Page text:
Traditional monitoring and management techniques can help government IT administrators deliver an automated, scalable and highly agile networking environment.
We’ve been talking about software-defined data centers in federal IT for several years, and yet the concept still causes some head scratching among network managers. They understand the benefits of SDDCs, yet many are still uncertain about how to efficiently manage those virtual environments. To paraphrase a former colleague, it is like herding cats that are being chased by dogs that just escaped from the kennel.
As the federal government continues its march toward network modernization, many agency IT professionals have already implemented (or are considering) SDDCs, in which all elements of an IT infrastructure are abstracted, pooled and automated. SDDCs involve taking traditional hardware appliances and creating an automated, scalable and highly agile networking environment. They are the true realization of IT as a service (ITaaS).
Such an environment introduces some intricate challenges and pain points. First, there’s the need to efficiently and effectively manage configuration challenges across different abstracted layers. This is crucial to SDDC success and can be more easily handled by agencies that have adopted DevOps principles.
Second, there is the matter of service-level agreements (SLAs) that must be delivered to key stakeholders. Administrators must be able to quantify and qualify the IT services they’re delivering and ensure that those services are worthy of investment.
Despite the complexities of SDDCs, federal IT professionals can -- and should -- apply many of the same core network management disciplines and principles to their new ITaaS environments. Let’s take a closer look at how those strategies can overcome SDDC challenges.
Expand system monitoring to the SDDC
Network monitoring has become fairly commonplace within government IT. Administrators routinely use tools to gain visibility into their infrastructures and alert them to potential slowdowns or anomalies. Many have successfully incorporated 24/7, automated monitoring into their arsenals.
With the right tools in place, monitoring can be successfully translated to an SDDC. Server- and application-monitoring solutions can track performance, capacity and overall health of applications across the data center from a single dashboard. Administrators can get detailed information and insight into the performance of thousands of virtual machines across their data centers.
Incorporating SDDC monitoring as a discipline checks both the change management and SLA challenge boxes, but that's not all administrators can do to cover their bases. IT managers should consider supporting those efforts by using two proven frameworks -- DART and SOAR -- to strengthen their oversight of SDDCs.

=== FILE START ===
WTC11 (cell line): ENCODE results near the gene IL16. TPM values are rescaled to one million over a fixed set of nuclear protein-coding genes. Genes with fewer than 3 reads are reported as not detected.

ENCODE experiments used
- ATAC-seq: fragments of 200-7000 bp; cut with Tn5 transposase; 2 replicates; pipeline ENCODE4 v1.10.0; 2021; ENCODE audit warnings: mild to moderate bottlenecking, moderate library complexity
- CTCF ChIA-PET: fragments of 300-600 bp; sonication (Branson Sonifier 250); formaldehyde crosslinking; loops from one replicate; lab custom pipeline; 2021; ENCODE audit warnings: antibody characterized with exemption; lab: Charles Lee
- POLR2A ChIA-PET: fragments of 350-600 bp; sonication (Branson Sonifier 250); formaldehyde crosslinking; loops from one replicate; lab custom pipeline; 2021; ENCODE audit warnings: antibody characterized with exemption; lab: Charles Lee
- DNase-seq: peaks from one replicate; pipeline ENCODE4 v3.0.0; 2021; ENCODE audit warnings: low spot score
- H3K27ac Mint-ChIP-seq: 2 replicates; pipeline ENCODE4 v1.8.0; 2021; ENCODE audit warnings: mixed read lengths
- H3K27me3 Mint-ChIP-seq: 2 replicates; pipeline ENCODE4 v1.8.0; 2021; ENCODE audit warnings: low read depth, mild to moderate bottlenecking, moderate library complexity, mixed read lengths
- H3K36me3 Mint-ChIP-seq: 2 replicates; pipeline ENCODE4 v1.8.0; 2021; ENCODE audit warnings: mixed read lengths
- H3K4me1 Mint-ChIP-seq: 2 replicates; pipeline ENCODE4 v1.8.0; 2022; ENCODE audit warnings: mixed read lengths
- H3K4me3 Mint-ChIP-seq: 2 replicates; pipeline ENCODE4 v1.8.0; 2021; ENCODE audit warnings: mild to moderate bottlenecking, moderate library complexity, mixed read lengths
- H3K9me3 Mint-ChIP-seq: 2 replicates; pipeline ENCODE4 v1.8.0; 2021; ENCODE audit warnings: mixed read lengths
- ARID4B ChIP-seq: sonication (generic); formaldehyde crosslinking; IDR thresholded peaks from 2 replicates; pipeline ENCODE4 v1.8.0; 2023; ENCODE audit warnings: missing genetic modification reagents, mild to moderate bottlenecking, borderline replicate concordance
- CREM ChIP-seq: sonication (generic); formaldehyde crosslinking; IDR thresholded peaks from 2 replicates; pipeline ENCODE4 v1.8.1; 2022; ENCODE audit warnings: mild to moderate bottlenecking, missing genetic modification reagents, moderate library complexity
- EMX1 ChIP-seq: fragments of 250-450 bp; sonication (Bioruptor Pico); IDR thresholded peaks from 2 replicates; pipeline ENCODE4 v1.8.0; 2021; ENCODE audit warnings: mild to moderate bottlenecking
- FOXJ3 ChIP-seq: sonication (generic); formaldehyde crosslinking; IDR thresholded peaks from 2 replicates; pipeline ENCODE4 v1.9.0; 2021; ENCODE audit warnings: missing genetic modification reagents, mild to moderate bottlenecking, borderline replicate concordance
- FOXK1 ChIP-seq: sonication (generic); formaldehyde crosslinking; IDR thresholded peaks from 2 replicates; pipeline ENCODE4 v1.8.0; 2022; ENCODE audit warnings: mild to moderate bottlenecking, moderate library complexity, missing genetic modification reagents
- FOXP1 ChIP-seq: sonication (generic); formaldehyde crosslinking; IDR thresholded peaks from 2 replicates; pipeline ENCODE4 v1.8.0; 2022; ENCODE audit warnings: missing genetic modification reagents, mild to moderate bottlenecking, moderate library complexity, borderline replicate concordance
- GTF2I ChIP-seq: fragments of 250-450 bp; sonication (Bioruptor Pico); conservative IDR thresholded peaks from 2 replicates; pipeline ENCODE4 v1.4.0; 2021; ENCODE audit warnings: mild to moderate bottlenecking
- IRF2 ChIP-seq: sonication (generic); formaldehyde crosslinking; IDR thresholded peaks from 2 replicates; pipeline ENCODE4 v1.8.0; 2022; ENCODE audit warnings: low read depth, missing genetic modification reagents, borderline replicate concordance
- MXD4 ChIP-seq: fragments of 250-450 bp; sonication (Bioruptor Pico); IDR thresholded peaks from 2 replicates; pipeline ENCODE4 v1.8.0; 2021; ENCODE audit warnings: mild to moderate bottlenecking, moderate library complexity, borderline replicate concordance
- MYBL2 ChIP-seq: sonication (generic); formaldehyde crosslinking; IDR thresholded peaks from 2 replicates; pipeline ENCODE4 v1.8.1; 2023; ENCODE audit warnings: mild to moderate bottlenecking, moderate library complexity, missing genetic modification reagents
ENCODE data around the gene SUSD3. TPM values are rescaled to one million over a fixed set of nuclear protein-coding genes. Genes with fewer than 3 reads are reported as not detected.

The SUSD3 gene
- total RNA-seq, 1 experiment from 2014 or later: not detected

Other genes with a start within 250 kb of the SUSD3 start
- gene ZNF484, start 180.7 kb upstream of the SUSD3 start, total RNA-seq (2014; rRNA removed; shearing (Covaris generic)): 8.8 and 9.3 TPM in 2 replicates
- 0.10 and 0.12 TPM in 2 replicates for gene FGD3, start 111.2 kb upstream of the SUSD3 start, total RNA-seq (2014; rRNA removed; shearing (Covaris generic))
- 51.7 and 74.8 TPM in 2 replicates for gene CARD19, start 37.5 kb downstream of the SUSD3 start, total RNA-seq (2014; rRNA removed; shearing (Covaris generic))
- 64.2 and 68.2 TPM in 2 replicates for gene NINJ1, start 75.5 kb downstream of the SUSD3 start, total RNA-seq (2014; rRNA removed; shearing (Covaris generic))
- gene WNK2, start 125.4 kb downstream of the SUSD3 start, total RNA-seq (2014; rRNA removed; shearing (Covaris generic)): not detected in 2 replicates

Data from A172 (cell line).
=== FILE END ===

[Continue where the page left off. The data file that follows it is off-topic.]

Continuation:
The DART framework
The DART framework involves four key disciplines:
Discover -- Administrators should establish a baseline for the performance of their environments. Gaining a better understanding of components’ health and risks -- and their connection to the applications and services that must be supported -- allows IT pros to better manage the changes.
Alert -- Alerts help administrators focus on the most important information so they can quickly ascertain and attack the root cause of problems.
Remediate -- Focused alerts allow administrators to remediate issues at a much faster clip, reducing lost time and enhancing productivity.
Troubleshoot -- Troubleshooting involves solving the right problem the first time, instead of chasing false positives. Again, the goal is to cut through the noise and complexities of the SDDC to solve challenges quickly.
The SOAR framework
Although DART is useful for overall SDDC management, attacking the change management issue might require a more robust set of practices. Enter SOAR, which focuses on helping IT professionals secure, optimize, automate and report on their SDDC environments.
Secure -- Virtual networks require IT professionals to defend multiple planes across different domains. Administrators have their hands full, making it easy to miss potential security breaches. They must remain vigilant to ensure that their SDDC remains secure.
Optimize -- Optimization is more challenging in an SDDC. Administrators must understand the different interactions that are taking place within their enormously complex IT ecosystems, the behavior of their application stacks and the interdependencies of systems both inside and outside their spheres. IT managers must learn to focus on a singular end goal instead of trying to do too much.
Automate -- Automation helps SDDCs reap the greatest agility and scalability benefits. But administrators must simplify automation as much as possible. Automation should be done at a controlled scale (so that it does no harm to the production environment), followed by close monitoring of the entire automation process to ensure that everything is properly executed.
Report -- Administrators should run reports of their findings. Ascertaining how SDDC management is going can help improve the process and create a more streamlined and effective system.
Although some might insist that the term “software-defined data center” is merely a buzzword created by marketers, SDDCs can present some valuable real-world benefits. The key to unlocking those benefits is proper management. Yes, there are some pretty daunting pain points, but use of traditional monitoring and management techniques can help government IT administrators salve those wounds and make the jump to ITaaS far less taxing.